July 2021

Presidential Column
Weber.Kristy_Business Attire.jpg

A message from IODA President Kristy Weber:

Greetings to those committed to diversity, equity, and inclusion (DEI) in orthopaedics around the globe!
 
IODA has been busy since the March, 2021 newsletter. Based on the tireless efforts of Jennifer Green (Australia) over the past several years, the organization was in a position to develop a structure and the governance to sustain and move forward with the mission.

The purpose of IODA is as follows: The International Orthopaedic Diversity Alliance is created to improve musculoskeletal healthcare internationally by promoting equity, diversity, and inclusion initiatives to create an orthopaedic workforce that reflects the diversity of the communities. Evidence strongly supports diversity and inclusion in healthcare as a vital strategy in eradicating healthcare inequities. The primary role of IODA is to provide a global forum to identify, develop, share, support, engage with and advance diversity in all facets of orthopaedic surgery.
 
In this newsletter you will meet the newly formed Executive Committee and separate committee chairs, comprised of individuals around the world. You will read about our upcoming webinar at the British Orthopaedic Association on September 24, 2021, co-hosted with WOW. You will also note links to recent webinars, symposia, and news related to regional IODA efforts. We should not forget how important our industry partners are in promoting diversity, inclusion and equity in orthopaedics as you will note in several of the articles this month. Our Diversity Reference Library Committee, newly chaired by Julie Samora (US), is growing and will be a critical resource for orthopaedic surgeons around the world interested in the topic of DEI.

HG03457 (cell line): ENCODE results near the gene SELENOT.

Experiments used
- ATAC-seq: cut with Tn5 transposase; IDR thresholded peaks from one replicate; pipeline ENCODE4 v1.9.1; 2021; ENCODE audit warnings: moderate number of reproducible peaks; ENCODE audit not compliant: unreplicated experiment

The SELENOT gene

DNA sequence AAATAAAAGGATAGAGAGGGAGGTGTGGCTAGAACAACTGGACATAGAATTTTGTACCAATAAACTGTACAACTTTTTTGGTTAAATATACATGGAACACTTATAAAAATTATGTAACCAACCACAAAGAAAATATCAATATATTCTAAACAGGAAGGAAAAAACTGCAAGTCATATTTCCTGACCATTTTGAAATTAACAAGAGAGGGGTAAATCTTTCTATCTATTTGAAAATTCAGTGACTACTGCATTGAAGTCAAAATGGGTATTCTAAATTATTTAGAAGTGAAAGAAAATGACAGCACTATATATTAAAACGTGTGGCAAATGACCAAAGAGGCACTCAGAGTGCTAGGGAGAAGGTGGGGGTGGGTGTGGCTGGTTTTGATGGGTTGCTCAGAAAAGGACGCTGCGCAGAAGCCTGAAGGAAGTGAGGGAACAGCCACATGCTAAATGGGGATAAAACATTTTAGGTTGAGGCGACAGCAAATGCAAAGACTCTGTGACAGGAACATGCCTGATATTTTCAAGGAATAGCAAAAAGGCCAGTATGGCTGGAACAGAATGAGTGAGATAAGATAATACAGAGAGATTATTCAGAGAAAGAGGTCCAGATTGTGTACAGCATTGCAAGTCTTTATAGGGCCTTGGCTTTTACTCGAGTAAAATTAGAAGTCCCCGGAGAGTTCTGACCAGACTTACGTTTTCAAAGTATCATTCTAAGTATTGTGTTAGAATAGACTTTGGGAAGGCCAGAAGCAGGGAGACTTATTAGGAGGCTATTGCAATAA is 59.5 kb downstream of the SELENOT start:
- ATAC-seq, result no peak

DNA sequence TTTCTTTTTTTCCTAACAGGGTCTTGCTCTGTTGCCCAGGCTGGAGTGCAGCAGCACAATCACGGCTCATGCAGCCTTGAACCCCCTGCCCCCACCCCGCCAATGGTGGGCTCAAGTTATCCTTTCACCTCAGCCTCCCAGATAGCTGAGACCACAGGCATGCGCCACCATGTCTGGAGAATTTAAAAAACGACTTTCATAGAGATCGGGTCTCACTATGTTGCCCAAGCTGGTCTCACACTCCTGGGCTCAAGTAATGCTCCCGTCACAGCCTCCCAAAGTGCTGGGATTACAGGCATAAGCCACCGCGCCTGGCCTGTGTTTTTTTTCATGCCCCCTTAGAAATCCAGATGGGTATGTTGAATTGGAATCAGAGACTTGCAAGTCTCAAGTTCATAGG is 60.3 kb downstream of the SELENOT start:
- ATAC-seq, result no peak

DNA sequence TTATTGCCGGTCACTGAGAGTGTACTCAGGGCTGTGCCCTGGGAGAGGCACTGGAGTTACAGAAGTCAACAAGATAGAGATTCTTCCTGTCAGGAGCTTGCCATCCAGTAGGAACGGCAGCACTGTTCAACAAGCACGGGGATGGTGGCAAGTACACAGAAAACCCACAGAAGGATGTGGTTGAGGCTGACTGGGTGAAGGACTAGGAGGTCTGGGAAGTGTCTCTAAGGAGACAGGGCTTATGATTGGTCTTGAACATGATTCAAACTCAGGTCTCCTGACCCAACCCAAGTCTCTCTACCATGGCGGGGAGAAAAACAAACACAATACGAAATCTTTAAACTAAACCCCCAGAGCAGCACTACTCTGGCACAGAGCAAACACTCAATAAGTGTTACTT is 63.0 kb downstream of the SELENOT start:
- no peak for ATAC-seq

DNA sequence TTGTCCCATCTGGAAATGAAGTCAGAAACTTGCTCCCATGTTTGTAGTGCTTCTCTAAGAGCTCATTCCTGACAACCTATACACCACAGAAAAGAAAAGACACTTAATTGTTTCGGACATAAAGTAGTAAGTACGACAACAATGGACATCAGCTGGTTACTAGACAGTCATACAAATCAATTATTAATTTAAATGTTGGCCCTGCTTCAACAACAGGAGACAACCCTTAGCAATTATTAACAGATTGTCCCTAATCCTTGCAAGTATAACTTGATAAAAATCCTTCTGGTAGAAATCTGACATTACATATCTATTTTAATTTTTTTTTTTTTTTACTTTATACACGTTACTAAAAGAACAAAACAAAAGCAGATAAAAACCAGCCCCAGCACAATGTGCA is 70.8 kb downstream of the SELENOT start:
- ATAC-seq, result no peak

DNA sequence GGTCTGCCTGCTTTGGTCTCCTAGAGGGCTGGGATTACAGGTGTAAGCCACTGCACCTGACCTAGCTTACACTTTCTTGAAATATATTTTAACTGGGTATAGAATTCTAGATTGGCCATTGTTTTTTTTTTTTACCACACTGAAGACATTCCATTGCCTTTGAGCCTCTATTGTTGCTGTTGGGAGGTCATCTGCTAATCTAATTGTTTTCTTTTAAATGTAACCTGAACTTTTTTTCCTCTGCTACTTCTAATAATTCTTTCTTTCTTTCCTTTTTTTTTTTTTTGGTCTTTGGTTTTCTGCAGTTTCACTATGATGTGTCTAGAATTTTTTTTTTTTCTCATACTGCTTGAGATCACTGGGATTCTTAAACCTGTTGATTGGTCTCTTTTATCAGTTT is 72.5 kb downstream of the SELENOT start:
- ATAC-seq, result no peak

As you might know, I am an ardent follower of Brené Brown, the research professor in Texas who studies courage, vulnerability, shame and empathy. A recent segment on her Dare to Lead podcast resonated with me as she contrasted a culture of ‘fitting in’ with a culture of ‘belonging’. In a culture of ‘fitting in’, we expect people to observe the setting and adapt to become who they think they need to be for success; whereas, in a culture of ‘belonging’, people are truly themselves so they can experience real connection. I think it is fair to say, we need to do the collective hard work in orthopaedic surgery to be sure we create an authentic culture of ‘belonging’ where there is proactive, strategic commitment to DEI. In contrast to a ‘fitting in’ culture where assimilation is valued and people are held to a narrow standard of the majority, a ‘belonging’ culture is set by a leader who cares for and connects with people with unique perspectives. 
 
I am honored to serve as President of IODA and am committed to work alongside you to create a culture of belonging for everyone in our field.

Organisation

Committees

Membership

Contact

Contact your Regional Representative using the member chat function.